Peaceful Powerful Protest in Athens After The Death Of George Floyd< < Back to
ATHENS, Ohio (WOUB) — A peaceful protest was held in uptown Athens on Saturday as anger and protests mount across the United States over the death of George Floyd while in police custody in Minneapolis.
A group of about one hundred students and supporters chanted, “I can’t breathe! I can’t breathe!” crossing toward the College Green section of Ohio University campus.
The phrase has become a symbol of police brutality and racism as it is one of the last things George Floyd was heard saying while a police officer pinned him down with his knee on his neck for some 7 to 9 agonizing minutes. It was also the last words Eric Garner said in 2014 while a New York City officer was choking him. Both men died.
The Athens crowd showed after 2 p.m. outside the Athens County Clerk of Courts and lasted until close to 5 p.m.
Despite most Ohio University students being out of town, a crowd gathered and walk through uptown wearing face masks and carrying signs of support for the Black Lives Matter movement and protesting racism and police brutality.
Brooklyn Stallworth and Johanna Antonuccio, both seniors at OU, were the organizers of this march. They started it Friday by making posters that they were planning to hang in town but later decided to make a post in social media calling for the protest.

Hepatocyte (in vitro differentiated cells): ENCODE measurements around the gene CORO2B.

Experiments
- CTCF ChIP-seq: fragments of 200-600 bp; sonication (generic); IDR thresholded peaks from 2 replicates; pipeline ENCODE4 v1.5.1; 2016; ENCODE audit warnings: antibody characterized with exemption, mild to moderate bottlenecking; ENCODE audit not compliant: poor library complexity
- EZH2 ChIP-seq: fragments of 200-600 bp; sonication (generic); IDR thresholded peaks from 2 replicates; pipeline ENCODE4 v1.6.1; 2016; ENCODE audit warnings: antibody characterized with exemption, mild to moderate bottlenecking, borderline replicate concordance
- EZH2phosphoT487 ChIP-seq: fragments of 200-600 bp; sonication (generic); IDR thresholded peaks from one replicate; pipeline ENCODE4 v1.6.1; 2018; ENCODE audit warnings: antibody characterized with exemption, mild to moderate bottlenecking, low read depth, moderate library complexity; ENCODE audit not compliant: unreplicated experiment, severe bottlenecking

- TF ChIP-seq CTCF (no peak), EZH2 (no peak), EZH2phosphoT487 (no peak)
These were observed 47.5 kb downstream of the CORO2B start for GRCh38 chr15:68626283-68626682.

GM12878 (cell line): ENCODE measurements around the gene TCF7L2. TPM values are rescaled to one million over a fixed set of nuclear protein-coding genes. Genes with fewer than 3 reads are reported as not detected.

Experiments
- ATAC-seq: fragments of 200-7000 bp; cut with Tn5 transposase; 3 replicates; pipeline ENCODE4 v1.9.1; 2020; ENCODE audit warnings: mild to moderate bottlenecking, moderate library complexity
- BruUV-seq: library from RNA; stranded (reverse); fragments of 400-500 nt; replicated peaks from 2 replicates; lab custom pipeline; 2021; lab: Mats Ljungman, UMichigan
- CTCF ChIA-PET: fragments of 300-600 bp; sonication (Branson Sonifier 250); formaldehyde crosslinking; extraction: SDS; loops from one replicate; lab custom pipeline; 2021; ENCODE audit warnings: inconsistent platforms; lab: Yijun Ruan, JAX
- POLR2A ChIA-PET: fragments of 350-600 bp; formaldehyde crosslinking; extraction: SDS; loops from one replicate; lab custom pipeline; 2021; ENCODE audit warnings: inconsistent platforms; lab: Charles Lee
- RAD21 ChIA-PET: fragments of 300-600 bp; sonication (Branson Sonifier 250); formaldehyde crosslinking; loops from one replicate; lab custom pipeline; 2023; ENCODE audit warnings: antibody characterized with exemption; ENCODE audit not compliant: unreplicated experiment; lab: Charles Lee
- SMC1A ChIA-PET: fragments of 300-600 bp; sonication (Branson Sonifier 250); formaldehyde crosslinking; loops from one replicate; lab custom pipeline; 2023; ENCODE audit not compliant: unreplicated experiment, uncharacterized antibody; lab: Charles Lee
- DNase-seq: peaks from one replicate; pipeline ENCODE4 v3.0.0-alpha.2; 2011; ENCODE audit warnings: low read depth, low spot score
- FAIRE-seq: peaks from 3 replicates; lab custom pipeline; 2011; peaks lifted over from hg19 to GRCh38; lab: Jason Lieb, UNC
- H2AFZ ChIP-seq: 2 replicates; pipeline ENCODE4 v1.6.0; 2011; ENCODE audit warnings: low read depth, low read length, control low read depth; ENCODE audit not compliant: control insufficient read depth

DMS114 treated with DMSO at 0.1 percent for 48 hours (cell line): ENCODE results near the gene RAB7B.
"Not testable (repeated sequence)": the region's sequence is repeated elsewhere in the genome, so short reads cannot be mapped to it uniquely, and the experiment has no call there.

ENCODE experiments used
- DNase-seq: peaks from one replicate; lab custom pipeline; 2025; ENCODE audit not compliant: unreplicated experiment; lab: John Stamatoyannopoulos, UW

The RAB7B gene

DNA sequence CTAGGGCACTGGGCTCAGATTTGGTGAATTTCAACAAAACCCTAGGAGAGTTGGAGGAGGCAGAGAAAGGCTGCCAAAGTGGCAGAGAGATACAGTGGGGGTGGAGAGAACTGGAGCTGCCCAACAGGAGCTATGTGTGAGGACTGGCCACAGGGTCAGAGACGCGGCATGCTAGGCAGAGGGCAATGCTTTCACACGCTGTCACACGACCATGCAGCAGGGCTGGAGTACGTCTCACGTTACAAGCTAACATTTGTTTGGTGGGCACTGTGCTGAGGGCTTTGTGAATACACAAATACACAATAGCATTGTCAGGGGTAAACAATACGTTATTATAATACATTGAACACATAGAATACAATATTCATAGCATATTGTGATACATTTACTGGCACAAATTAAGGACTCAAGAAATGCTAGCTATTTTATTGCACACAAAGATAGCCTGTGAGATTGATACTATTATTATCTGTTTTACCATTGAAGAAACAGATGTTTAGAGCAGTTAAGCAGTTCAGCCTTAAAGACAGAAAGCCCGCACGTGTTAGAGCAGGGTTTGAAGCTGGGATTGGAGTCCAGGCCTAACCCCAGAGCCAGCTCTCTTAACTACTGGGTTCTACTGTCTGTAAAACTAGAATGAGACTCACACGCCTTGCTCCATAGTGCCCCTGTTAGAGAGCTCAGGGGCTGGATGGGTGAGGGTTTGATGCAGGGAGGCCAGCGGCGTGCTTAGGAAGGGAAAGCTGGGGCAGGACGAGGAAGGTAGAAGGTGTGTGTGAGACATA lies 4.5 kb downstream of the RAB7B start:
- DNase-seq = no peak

“There is a lot of protests right now, I just thought it was important to bring it to this community,” said Stallworth.
Antonuccio, addressing the fact that the majority of people in the crowd were white, said, “I feel that it is extremely important right now for white people to use their privilege and speak out. Because, you know, we do have the privilege in this society and it’s important to stick out for those who don’t.”
The protestors carried signs that read “Black Lives Matter,” “No Justice, No Peace,” “Silence Is Violence,” and “Enough Is Enough.” They stayed by the courthouse and then marched to College Green and back into uptown chanting “Say their names!” and “Black lives matters!”
Mary Chumbow, an international graduate student said she wanted to participate in the protest because “I’m a black person living in America, raising a black son in America and I need this to stop. It needs to stop.”
Stallworth and Antonuccio said they weren’t sure when the next protest will be but that people should stay alert to social media as other protests in support may be coming up. No police presence was seen during the coverage of this protest.
Beyond the protests
Mary Tigner-Rasanen, an Athens community member, said she attending the protest to try to help change things, “Racism in this country and the way black people are treated, and the way they live in fear and they are not safe. And that’s on every white person to help change that.”
While not a part of Saturday’s demonstration, hometown hero and the NFL’s #1 draft pick Joe Burrow previously tweeted his support for more empathy and action.
The black community needs our help. They have been unheard for far too long. Open your ears, listen, and speak. This isn’t politics. This is human rights.
— Joey Burrow (@Joe_Burrow10) May 29, 2020
And, Showing Up for Racial Justice, (SURJ) an organization that, according to its website, “moves white people to act as part of a multi-racial majority for justice with passion and accountability” has a chapter based in Athens. The local group holds meetings on how to be better allies and shares information in support of condemning racism in this country.